|Publication number||US7424495 B2|
|Application number||US 11/295,310|
|Publication date||Sep 9, 2008|
|Filing date||Dec 5, 2005|
|Priority date||Aug 19, 2005|
|Also published as||US20070043783|
|Publication number||11295310, 295310, US 7424495 B2, US 7424495B2, US-B2-7424495, US7424495 B2, US7424495B2|
|Inventors||Sam Idicula, Nipun Agarwal, Ravi Murthy, Thomas Baby|
|Original Assignee||Oracle International Corporation|
|Export Citation||BiBTeX, EndNote, RefMan|
|Patent Citations (4), Referenced by (1), Classifications (8), Legal Events (3)|
|External Links: USPTO, USPTO Assignment, Espacenet|
This application claims benefit of priority to Provisional U.S. Patent Application 60/709,550, entitled “Handling Uniqueness Constraint in a Database System with Versioned Data,” filed Aug. 19, 2005, the aforementioned priority application being hereby incorporated by reference for all purposes.
The present invention relates to computer systems, and in particular, to enforcing uniqueness constraints in a database system with different versions of a resource.
The approaches described in this section could be pursued, but are not necessarily approaches that have been previously conceived or pursued. Therefore, unless otherwise indicated herein, the approaches described in this section are not necessarily prior art to the claims in this application and are not admitted to be prior art by inclusion in this section.
In relational database management systems, information is stored in tables where each data item is stored at a particular row and column. In general, all of the information in a given row is associated with a particular object, and all of the information in a given column relates to a particular category of information. For example, each row of a table may correspond to a particular employee, and the various columns of the table may correspond to employee names, employee social security numbers, and employee salaries.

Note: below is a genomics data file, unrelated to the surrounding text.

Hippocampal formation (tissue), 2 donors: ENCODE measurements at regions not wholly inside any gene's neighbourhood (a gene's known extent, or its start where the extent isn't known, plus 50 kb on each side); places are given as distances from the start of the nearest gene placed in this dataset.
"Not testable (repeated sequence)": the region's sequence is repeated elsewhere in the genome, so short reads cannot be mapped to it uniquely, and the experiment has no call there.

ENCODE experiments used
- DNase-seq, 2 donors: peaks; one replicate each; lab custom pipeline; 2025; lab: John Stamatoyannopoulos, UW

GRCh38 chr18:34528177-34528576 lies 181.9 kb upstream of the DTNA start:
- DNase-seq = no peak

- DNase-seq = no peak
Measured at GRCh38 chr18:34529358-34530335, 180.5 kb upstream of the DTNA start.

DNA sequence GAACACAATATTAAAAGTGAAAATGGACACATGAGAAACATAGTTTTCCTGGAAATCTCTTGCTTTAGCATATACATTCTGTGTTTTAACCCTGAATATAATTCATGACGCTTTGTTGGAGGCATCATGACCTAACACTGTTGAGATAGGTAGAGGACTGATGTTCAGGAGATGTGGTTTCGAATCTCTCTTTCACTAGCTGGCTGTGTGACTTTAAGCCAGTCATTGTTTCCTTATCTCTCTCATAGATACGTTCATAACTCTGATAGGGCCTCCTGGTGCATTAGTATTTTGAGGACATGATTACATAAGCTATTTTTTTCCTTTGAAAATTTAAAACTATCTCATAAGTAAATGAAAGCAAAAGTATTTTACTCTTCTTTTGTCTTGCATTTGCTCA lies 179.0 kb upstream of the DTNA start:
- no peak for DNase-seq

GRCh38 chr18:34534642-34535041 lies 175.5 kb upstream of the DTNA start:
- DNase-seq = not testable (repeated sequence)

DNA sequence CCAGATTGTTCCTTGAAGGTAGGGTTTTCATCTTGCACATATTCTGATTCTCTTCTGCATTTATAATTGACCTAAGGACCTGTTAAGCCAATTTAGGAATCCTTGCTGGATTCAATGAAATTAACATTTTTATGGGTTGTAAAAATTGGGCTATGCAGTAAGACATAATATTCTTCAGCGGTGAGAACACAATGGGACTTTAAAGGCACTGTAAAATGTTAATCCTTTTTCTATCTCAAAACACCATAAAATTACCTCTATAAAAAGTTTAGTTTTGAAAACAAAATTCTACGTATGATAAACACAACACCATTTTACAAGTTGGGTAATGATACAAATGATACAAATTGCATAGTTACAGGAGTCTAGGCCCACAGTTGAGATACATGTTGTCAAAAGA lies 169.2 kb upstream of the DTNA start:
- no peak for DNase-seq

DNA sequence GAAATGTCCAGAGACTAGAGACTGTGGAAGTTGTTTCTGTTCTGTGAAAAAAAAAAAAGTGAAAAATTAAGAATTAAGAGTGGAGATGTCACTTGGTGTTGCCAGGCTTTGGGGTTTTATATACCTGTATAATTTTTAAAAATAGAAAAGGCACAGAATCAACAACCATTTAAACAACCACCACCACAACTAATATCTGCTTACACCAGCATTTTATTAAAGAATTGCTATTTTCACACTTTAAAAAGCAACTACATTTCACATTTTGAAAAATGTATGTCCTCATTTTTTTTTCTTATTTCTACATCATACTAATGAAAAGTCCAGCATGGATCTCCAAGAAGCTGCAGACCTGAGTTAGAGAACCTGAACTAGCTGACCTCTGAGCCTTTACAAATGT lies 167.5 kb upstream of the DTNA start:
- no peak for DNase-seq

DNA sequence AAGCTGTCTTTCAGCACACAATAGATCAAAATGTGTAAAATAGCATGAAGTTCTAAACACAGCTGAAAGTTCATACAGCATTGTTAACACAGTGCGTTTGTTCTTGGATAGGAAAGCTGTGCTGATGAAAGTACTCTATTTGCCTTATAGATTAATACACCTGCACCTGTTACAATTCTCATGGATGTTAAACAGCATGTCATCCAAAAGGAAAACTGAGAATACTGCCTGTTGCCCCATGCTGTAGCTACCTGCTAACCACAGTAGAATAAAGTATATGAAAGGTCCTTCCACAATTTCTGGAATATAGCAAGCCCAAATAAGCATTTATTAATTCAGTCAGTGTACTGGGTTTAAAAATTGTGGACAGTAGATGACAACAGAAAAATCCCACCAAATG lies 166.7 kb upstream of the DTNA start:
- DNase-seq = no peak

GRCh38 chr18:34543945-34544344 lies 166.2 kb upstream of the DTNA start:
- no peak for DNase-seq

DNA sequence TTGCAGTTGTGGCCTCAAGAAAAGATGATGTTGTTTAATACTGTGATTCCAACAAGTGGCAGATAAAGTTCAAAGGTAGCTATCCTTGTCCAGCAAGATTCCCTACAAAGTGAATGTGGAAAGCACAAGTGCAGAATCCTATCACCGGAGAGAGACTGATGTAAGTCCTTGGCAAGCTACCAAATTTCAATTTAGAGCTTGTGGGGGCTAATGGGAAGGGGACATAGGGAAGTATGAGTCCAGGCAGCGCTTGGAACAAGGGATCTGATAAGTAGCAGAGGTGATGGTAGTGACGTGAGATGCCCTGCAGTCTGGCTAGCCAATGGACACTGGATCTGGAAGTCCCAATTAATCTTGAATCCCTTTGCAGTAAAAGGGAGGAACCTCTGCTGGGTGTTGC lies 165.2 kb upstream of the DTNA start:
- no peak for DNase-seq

An application retrieves information from and updates a database by submitting queries to a database management system (DBMS). The DBMS processes the queries by retrieving the information and performing the updates specified in the queries. A series of queries or statements submitted to the DBMS for sequential execution is referred to as a transaction.
A database is a “versioned database” if it stores multiple versions of a given resource. For example, a versioned database may store multiple versions of a document. Most documents in the real world change over time. It is becoming increasingly important to keep a record of these changes, as this allows accessing an older version, determining who made each change, and tracking the progression of changes to the document. Thus, a versioned database not only provides a way to access document contents at important checkpoints but also allows users to track changes to a document.
Certain values within a document do not change from version to version. For example, an employee's ID typically does not change from year to year, but the employee record may need to be updated annually. Since each version of the employee record may need to be indexed and accessed as a separate entity, each version of the employee record is stored in a separate row of the table. However, this may lead to a uniqueness constraint problem when the value that is unchanged belongs to a constrained column.
A conventional uniqueness constraint prohibits two or more rows of a table from having the same value in a constrained column or group of columns. A database system will typically raise a uniqueness constraint violation if an application accessing the database attempts to perform an operation that causes two rows in a column under a uniqueness constraint to have the same value.